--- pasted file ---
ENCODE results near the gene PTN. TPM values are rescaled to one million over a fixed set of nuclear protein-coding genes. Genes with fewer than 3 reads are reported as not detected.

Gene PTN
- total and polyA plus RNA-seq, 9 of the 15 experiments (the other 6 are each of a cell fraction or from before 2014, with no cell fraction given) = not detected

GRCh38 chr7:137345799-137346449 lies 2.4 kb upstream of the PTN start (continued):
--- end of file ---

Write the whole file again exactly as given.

ENCODE results near the gene PTN. TPM values are rescaled to one million over a fixed set of nuclear protein-coding genes. Genes with fewer than 3 reads are reported as not detected.

Gene PTN
- total and polyA plus RNA-seq, 9 of the 15 experiments (the other 6 are each of a cell fraction or from before 2014, with no cell fraction given) = not detected

GRCh38 chr7:137345799-137346449 lies 2.4 kb upstream of the PTN start (continued):